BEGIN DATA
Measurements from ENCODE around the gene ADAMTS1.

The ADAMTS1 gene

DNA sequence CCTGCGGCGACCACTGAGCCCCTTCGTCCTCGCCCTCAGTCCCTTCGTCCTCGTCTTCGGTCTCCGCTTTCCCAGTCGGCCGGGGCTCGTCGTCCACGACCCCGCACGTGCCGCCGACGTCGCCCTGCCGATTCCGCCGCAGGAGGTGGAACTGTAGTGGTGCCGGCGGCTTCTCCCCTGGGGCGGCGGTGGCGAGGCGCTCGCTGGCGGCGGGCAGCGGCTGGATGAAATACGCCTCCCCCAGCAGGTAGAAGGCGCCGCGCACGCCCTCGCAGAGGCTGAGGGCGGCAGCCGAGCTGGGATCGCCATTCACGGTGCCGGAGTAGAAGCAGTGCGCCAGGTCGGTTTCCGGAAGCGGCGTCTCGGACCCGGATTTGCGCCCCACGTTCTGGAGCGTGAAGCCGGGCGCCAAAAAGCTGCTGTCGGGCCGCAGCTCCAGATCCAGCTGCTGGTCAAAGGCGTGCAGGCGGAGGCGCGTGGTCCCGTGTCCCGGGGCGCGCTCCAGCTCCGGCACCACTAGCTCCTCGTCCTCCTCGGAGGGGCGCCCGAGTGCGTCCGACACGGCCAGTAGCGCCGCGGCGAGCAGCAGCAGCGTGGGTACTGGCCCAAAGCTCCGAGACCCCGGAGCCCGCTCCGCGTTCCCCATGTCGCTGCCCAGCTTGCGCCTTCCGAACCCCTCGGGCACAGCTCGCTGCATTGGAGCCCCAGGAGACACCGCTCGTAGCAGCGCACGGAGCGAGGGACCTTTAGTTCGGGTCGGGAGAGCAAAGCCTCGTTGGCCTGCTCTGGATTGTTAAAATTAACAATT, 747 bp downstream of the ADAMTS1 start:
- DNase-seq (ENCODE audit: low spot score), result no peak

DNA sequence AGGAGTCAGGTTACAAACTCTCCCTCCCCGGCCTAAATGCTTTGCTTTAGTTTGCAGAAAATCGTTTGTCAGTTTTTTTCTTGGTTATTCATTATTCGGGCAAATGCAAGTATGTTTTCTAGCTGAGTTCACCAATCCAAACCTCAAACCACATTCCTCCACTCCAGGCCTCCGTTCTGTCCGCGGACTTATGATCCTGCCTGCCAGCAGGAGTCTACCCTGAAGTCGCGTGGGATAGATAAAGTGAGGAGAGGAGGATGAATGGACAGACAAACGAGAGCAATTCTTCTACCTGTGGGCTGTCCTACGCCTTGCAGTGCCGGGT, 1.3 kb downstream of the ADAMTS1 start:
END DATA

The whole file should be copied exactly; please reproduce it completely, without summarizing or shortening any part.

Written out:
Measurements from ENCODE around the gene ADAMTS1.

The ADAMTS1 gene

DNA sequence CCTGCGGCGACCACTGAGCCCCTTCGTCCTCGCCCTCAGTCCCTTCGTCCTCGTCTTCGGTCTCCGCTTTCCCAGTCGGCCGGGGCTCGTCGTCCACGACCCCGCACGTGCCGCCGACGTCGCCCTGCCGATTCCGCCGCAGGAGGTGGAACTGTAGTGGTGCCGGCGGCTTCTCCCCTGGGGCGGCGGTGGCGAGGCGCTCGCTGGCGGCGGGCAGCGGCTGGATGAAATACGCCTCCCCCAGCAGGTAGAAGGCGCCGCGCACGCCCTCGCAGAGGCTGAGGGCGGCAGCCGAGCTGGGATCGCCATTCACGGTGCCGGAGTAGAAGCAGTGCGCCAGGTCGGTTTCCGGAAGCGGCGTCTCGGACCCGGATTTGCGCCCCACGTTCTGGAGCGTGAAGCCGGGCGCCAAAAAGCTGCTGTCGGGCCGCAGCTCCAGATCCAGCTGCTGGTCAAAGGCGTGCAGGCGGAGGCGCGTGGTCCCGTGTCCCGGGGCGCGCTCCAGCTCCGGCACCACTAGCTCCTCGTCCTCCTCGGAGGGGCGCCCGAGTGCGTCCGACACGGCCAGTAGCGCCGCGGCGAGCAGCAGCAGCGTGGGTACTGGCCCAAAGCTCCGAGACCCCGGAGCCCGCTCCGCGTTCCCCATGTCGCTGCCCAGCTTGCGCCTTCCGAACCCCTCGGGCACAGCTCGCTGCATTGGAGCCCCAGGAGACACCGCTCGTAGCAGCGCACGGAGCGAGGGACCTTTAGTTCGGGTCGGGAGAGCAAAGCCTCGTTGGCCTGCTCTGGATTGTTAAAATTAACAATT, 747 bp downstream of the ADAMTS1 start:
- DNase-seq (ENCODE audit: low spot score), result no peak

DNA sequence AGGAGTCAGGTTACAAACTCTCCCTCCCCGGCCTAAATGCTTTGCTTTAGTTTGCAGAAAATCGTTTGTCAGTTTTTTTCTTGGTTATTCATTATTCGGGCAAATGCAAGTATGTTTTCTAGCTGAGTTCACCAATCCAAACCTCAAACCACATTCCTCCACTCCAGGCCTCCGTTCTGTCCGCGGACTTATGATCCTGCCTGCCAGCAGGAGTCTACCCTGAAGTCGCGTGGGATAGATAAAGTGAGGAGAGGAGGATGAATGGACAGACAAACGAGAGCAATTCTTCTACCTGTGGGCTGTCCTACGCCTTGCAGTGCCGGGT, 1.3 kb downstream of the ADAMTS1 start: